MAGGI ANDERSEN'S BLOG Bestselling Author of Historical Romance

Thursday, February 7, 2019

New Release and excerpt from Anita Davison THE BLOOMSBURY AFFAIR

1905 London is a heady mix of unimaginable wealth and simmering political tensions, and with war looming Flora Maguire wants to keep her family safe.
So when her beloved charge Viscount Edward Trent is accused of murder, she's determined not to leave the investigation to the police. Flora has trodden the path of amateur sleuth before, but with so much at stake, this time it's personal.
Slowly the body of the victim found stabbed on a train bound for Paddington starts giving up its secrets, and Flora and her husband Bunny become mired in a murky world of spies, communists and fraudsters. And with the police more sure than ever that Edward is their murderer, Flora must work fast to keep him safe.
Anita Davison's compulsive story-telling, combined with the irresistible mix of historical drama and gripping mystery, make this unputdownable.

The Bloomsbury Affair – Excerpt

‘Despite the host’s unexplained absence, I think the evening was a success.’ Flora returned to the relative warmth of the hallway.
‘I’ve already apologized for that.’ Bunny tightened his arm round her and nuzzled her hair just above her ear before guiding her back into the sitting room, where Stokes was clearing away the coffee cups and empty brandy glasses. ‘You do realize bringing them together without warning like that could have gone horribly wrong? Suppose they had harboured some long-buried resentment in the intervening years, or worse, didn’t like the person they had each become?’
‘That didn’t occur to me,’ Flora lied. ‘I was confident they would behave as if the last twenty years had never happened.’
‘William couldn’t keep the smile off his face, and all those long looks.’ Bunny chuckled.
‘He was like a young boy with his first tendre.’
‘Except this particular tendre had already produced a grown-up daughter.’ Flora summoned a distracted smile, her thoughts still on William and whether or not he might be recalled to Russia if the situation there worsened.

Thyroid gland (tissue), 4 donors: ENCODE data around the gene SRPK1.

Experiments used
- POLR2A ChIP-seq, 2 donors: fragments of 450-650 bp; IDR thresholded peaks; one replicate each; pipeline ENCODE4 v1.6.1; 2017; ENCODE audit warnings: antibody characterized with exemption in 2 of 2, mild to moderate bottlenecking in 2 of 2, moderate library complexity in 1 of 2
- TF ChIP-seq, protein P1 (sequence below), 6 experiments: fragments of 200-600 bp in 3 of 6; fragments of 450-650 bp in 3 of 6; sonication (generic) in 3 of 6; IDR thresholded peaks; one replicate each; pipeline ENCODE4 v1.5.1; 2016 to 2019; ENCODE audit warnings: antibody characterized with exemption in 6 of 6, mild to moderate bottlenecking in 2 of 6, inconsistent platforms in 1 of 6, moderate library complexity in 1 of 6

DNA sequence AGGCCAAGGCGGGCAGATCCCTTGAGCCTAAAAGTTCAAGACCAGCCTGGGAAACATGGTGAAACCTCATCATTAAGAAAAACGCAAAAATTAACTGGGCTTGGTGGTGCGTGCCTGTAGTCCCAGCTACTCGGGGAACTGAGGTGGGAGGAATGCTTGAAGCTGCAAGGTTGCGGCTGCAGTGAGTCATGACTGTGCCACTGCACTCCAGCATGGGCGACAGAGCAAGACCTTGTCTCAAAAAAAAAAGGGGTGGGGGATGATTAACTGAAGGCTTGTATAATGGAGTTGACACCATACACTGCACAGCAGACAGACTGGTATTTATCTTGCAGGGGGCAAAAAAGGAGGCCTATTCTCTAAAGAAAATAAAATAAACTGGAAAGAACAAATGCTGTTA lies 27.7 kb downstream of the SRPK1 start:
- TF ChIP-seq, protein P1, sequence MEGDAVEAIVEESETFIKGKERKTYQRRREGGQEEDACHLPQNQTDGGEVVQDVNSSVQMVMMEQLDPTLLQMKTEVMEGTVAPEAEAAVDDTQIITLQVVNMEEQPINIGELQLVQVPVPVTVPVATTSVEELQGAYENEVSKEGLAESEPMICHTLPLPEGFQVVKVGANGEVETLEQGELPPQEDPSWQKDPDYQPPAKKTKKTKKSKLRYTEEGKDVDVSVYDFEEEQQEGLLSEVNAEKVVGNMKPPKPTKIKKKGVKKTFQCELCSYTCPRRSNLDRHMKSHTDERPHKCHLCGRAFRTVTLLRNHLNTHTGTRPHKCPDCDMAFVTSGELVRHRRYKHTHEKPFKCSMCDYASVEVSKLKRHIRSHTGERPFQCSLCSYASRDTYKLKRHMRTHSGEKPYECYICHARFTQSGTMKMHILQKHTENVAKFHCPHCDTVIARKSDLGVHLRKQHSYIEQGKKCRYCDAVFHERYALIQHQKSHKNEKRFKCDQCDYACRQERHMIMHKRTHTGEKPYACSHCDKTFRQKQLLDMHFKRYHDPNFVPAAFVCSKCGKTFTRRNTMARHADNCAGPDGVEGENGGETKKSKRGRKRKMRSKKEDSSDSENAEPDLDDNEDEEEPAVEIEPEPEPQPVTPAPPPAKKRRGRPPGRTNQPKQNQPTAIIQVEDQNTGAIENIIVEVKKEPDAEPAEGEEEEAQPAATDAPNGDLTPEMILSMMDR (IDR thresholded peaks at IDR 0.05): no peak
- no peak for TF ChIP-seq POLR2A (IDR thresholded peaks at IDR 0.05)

‘Stokes,’ Bunny halted the butler on his way out with a loaded tray. ‘Before you retire, would you kindly bring us some fresh coffee?’
‘Of course, sir.’ Stokes bowed and left.
‘None for me, thank you.’ Flora frowned. ‘I shan’t be able to sleep. After such a long day, I would have thought cocoa would have been more appropriate?’
‘Coffee.’ Bunny’s eyes hardened and he caressed her shoulder. ‘I have a feeling we might need it.’
‘You’ve been very distracted tonight,’ Flora dragged her thoughts back to the present. ‘Are you sure something isn’t bothering you?’
‘Don’t change the subject. We were talking about your parents.’ Bunny took the place beside Flora on the sofa. ‘I sensed at some point during the evening you became somewhat tense.’ 
‘Did I?’ She sighed having hoped he had not noticed. ‘You might think I’m being selfish, but in all the drama of getting them together again, the past – my past has been overlooked.  I still don’t understand why Riordan told everyone that Alice, or Lily as she was known then, had died.’
‘She left him, Flora. Did it occur to you that might have hurt his pride? Pretending to be a widower meant no one would whisper about him behind his back.’
Flora silently acknowledged he was probably right. Her mother had married the head butler at Cleeve Abbey to save her reputation when she had fallen pregnant by William. The family had made it clear a marriage between Lily and William was out of the question and sent him abroad. Too young and overawed by their respective families to fight back, they had both obeyed. However,